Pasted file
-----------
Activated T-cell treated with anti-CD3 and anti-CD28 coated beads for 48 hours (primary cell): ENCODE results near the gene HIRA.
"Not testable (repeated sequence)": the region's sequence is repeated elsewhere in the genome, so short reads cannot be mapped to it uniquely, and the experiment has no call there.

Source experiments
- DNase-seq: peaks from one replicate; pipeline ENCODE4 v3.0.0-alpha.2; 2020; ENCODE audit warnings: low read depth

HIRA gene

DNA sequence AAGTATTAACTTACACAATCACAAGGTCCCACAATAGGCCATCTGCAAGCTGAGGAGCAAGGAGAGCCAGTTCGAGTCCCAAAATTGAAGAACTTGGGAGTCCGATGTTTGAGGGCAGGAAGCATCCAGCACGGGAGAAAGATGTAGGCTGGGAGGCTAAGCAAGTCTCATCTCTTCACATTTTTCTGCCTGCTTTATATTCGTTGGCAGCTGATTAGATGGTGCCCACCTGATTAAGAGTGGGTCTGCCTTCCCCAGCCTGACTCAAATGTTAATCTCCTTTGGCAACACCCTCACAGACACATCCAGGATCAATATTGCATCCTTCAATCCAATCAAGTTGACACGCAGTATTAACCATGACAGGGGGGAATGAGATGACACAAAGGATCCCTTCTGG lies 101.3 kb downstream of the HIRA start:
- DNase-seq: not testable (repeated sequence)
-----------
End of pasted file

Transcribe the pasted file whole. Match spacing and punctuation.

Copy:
Activated T-cell treated with anti-CD3 and anti-CD28 coated beads for 48 hours (primary cell): ENCODE results near the gene HIRA.
"Not testable (repeated sequence)": the region's sequence is repeated elsewhere in the genome, so short reads cannot be mapped to it uniquely, and the experiment has no call there.

Source experiments
- DNase-seq: peaks from one replicate; pipeline ENCODE4 v3.0.0-alpha.2; 2020; ENCODE audit warnings: low read depth

HIRA gene

DNA sequence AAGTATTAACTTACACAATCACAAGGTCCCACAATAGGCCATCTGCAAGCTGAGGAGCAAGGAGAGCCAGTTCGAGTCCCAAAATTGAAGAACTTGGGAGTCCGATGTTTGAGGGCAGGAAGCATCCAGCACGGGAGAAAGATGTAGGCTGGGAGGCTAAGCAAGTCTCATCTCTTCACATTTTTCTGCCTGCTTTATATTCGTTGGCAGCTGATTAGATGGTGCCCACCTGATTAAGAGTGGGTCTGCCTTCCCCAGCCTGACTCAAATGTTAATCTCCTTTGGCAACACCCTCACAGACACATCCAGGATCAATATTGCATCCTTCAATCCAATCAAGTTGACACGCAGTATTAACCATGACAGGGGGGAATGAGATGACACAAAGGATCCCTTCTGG lies 101.3 kb downstream of the HIRA start:
- DNase-seq: not testable (repeated sequence)